Evaluating concurrent enrollment composition courses for standards of composition, online teaching, and antiracist pedagogy


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The demand for concurrent enrollment courses, which allow high school students to earn college credit and high school credit simultaneous, is increasing and more students than ever are using these courses as a bridge to their college education. Despite a history of marginalization, an increasing number of students of color are also joining concurrent enrollment courses. More than ever, instructors and institutions need to consider the needs of students of color in the design of concurrent enrollment coursework.
Composition courses are commonly required general education requirements, meaning all students have to take them and pass them to continue with their college education. The first-year composition concurrent enrollment courses are among the highest in demand at high schools across the nation. If high school students taking concurrent enrollment composition courses fail, it will cost them more time and more money to continue their college career. For historically marginalized groups, especially students of color, failing concurrent enrollment composition courses could derail the rest of their academic career.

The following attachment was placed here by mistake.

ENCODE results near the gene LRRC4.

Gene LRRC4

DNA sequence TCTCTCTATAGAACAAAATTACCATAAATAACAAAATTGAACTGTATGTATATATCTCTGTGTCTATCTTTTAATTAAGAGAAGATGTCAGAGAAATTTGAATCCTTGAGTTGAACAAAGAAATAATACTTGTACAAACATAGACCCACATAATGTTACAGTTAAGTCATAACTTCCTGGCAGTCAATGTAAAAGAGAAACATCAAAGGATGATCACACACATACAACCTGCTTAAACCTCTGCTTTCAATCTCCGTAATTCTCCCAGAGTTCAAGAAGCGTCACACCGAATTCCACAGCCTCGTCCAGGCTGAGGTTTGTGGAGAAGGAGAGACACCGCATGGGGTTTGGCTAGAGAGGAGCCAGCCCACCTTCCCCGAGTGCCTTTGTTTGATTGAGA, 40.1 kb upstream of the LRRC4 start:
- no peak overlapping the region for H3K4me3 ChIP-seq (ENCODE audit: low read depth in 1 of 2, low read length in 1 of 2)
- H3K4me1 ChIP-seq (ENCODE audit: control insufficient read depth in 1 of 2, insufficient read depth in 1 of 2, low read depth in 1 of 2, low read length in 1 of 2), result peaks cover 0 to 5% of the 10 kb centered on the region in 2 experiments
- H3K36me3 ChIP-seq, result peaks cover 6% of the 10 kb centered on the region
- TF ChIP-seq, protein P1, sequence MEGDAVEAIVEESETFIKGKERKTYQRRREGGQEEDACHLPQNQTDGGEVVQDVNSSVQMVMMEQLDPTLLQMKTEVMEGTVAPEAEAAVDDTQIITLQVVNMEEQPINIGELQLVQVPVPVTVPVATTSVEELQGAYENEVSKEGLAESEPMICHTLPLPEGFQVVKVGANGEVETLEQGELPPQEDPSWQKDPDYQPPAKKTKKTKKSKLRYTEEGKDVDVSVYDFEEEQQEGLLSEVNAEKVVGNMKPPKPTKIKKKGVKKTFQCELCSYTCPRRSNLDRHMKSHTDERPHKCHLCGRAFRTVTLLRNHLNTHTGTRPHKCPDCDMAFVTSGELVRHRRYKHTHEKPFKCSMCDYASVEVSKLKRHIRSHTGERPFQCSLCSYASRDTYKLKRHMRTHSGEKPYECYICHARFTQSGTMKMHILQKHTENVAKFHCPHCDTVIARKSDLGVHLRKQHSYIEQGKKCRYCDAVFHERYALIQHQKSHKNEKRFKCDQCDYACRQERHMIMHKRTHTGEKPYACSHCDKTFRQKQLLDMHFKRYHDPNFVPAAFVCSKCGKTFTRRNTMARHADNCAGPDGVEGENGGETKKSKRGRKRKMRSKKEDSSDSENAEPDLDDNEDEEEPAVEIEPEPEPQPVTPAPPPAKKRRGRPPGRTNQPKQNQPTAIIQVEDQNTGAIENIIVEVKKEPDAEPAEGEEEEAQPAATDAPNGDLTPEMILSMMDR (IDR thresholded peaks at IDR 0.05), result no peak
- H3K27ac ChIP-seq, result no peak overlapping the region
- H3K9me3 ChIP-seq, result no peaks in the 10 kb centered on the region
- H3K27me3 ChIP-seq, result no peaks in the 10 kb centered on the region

Concurrent enrollment composition courses that incorporate antiracist pedagogy will benefit students of color by reducing barriers to their success. This dissertation evaluates an online concurrent enrollment course, first-year composition, for antiracist characteristics and makes suggestions for improvement. Antiracist pedagogy is the key to making the traditional college experience more equitable for all students, especially students of color.



Online education, Antiracist pedagogy

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Doctor of Education


Department of Curriculum and Instruction

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Suzanne L. Porath